A native of Beijing, China, Wenxuan Yuan is a Ph.D. student in the University of Notre Dame’s department of theology. Ms. Yuan spent the first 23 years of her life in Beijing and became Catholic at age 14. She earned her bachelor’s degree in classics from Renmin University of China in 2013, a master’s degree from University of Notre Dame in 2015, and a master’s from the Hebrew University of Jerusalem in 2017. Upon completing her studies, Ms. Yuan plans to pursue a career in academia.
Good evening, everyone. My name is Wen. I am from China, and am currently studying for my PhD in theology at the University of Notre Dame.
I was born to a family in China that was not Catholic, but when I was about five, I visited a Catholic Church and was struck by the beauty of it. In the courtyard of that church stood a blackboard with a bible verse from the book of Revelation: “Do not be afraid, I am the First and the Last. I am the Living One: I was dead, and now look, I am alive for ever and ever!”
Of course, I did not fully understand the significance of these words, but I could not stop thinking about them, and I kept visiting that church again and again. When I was 14 years old, I eventually decided to become Catholic.
Since then, the Church truly has been a ‘home’ for me — but not always in a typical way. Why?
For me, one character of a home is the intimacy shared between the family members. But, since I was an extremely shy person, during my first four years in the Church, I never talked to any other Catholic, nor did I attend any events in my parish. Every Sunday I attended Mass quietly, watched people talking and laughing after Mass, but then spent most of my time reading spiritual writings in the parish bookstore. That was not what you typically do at home!
However, I would still call the Church ‘home’ — because I know that the intimacy between the people comes not from “after-Mass talk” but from the Communion in Christ to which I belong; I know that the beautiful spiritual writings in the bookstore were part of the Church’s living tradition, to which, again, I belong. Therefore, I saw the Church as a home from the very beginning — and I am grateful for all the grace I have received through Her.
For me, taking up the faith meant living a new life.
One of the most overwhelming truths I’ve learned from my life in the Church is that nothing falls out of God’s Providence. Inspired by the simplicity and purity of lives of the saints, I decided to be more careful with not only my deeds but only my thoughts.
Before, I would congratulate a classmate on doing well in an exam, but in my heart I might be super annoyed and would say,“why not me?!” But as a Catholic, I couldn’t play that game any more. I try to do everything out of love of God and of man. This is a tough battle, and probably a life-long one, but in fighting I find a freedom I never had before: For the first time, I have nothing to hide in my heart — both good intentions which God has granted me — and even wrong intentions, which I would simply admit to be wrong, and try again to fix. God has become my light, and therefore I am no longer afraid of the light.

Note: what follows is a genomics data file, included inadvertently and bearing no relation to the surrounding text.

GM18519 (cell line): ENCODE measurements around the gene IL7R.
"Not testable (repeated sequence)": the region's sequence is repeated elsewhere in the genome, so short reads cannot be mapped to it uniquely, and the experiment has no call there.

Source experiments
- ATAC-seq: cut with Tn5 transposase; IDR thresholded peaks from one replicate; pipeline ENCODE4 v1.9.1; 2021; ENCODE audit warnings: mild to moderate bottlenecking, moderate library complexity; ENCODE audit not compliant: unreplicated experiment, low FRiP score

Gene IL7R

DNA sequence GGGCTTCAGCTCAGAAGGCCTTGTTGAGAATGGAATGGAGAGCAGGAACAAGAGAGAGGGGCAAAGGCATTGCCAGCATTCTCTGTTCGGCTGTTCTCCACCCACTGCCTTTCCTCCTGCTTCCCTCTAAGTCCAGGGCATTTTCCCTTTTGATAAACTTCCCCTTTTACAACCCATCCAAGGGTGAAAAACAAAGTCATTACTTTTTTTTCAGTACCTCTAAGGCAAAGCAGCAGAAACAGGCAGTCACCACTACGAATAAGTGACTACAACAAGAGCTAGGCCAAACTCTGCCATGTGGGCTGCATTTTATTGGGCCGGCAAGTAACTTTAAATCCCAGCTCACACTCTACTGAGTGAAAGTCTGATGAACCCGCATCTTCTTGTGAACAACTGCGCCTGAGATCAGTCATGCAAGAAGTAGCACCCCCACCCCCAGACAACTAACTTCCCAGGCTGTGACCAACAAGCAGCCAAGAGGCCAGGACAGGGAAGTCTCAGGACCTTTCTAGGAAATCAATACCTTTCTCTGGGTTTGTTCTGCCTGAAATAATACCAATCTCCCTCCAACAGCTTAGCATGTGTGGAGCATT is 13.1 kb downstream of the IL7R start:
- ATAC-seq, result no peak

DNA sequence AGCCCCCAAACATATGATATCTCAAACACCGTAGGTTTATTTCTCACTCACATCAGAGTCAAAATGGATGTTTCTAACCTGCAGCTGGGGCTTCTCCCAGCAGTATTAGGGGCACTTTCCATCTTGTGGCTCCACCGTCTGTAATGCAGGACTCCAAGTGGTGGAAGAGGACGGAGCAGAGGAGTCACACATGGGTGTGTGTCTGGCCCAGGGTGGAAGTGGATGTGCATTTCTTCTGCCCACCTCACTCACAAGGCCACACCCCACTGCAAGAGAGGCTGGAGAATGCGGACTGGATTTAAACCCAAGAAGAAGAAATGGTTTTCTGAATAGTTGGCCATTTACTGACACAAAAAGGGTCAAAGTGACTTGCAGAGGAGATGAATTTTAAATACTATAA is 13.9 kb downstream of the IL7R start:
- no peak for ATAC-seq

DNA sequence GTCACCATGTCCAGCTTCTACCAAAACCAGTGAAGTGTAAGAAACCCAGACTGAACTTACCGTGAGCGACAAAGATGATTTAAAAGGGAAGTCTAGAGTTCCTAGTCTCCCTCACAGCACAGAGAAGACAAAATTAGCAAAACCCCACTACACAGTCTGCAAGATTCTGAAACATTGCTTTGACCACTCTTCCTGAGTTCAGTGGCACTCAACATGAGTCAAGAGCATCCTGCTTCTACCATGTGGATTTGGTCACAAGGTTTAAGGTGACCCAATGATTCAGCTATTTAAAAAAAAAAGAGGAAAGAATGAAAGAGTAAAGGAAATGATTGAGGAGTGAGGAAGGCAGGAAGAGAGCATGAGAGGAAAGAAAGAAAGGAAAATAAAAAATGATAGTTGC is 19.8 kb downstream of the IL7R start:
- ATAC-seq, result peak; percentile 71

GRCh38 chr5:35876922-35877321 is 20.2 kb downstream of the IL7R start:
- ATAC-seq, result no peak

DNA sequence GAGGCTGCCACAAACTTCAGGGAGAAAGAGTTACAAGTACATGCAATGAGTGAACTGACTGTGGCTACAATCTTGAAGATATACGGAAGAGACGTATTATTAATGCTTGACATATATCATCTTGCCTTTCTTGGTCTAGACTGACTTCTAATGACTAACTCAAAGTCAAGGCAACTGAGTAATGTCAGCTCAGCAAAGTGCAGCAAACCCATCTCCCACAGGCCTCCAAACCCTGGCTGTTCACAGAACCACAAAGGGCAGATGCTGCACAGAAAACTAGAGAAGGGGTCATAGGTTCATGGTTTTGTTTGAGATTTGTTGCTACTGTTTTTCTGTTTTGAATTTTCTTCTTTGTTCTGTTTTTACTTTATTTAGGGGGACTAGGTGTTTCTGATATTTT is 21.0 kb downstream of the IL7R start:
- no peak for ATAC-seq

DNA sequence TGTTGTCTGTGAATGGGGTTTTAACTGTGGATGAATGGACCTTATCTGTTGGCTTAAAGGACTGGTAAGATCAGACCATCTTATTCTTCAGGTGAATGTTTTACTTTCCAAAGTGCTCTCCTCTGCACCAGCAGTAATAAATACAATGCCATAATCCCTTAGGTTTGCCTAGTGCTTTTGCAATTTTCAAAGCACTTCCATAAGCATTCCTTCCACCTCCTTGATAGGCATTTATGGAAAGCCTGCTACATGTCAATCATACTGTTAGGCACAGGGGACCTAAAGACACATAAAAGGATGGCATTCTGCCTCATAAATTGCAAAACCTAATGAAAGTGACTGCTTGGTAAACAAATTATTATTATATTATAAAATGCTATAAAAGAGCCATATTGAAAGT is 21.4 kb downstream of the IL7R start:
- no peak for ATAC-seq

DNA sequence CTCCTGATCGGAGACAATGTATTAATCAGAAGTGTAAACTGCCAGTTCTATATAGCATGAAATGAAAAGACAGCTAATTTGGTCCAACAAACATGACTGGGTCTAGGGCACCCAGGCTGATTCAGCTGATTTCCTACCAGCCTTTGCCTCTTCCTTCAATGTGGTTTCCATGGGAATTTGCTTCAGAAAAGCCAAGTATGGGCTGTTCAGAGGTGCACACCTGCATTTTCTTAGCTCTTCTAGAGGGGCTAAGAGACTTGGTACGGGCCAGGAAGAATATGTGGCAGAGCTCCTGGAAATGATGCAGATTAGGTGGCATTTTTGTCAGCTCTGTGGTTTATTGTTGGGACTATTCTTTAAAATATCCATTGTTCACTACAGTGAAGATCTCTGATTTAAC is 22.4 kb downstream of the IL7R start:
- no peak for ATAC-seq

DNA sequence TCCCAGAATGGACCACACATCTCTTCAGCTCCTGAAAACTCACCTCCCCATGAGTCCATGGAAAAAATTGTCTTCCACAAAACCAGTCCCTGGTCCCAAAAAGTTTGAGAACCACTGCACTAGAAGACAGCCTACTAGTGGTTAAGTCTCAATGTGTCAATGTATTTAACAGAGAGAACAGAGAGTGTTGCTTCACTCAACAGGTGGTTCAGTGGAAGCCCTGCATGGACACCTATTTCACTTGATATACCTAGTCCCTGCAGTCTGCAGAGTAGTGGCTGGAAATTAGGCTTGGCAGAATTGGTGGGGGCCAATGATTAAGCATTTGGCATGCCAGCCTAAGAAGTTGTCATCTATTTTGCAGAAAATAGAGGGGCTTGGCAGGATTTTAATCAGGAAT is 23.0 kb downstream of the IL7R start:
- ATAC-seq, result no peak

My life in the Church has also changed my relationship with people. I learned that all people are created by God — in His image — and therefore deserve my love. I have to admit that sometimes I find difficult to see or ‘feel’ Christ in some people. However, God puts His own Love in me; that Love drives me to approach these ‘difficult’ people, and I actually have become friends with many of them!
It is such a transcendent experience to be driven by a Love that goes beyond my understanding! This also reminds me of the mystery that the Divine Artist can use any brush to paint his portrait on people’s hearts, even a little paintbrush like me!
You might have noticed that here I am quoting from St. Therese, who is my favorite saint. While reading her autobiography, I am always impressed by her practice of little hidden acts of virtue. For example:
— she folds the mantles forgotten by the sisters
— when it comes to daily necessities, she chooses the inconvenient ones for herself
— even once, when a sister kept making noise in the church, she struggled to bear it with patience and even tried to enjoy the sound as if it were music!
Unsurprisingly, the kind of problems St. Therese had to deal with turn out to be timeless. When I feel annoyed or offended, I always ask myself, what would St. Therese do with it? Then, I would remember her heroic battle of charity and self-sacrifice, which encourages me to do the same.
Another thing I learned from St. Therese, which I think is very relevant for the Church today, is the importance of praying for priests. I am blessed to have encountered some very holy priests in my life, who corrected faults, guided me through spiritual desolation, and who still keep me in their prayers!
Since it is hard to overstate how much a priest can do for a soul, I believe all faithful should try their best to support the priests’ works. St. Therese describes a beautiful vision of the church, in which priests preach by word and deed, and people like her shelf assist priests with prayers and sacrifices.
At this time and at these meetings — I think it is especially important for the faithful, especially young persons, to pray for the shepherds of our Church. Likewise, I encourage our shepherds — our priests and bishops — to help walk with us in our faith journeys. Affirm our desire to be holy by the witness of your lives! Encourage our holiness through your example! Let us grow in holiness — this journey back to the Lord — together!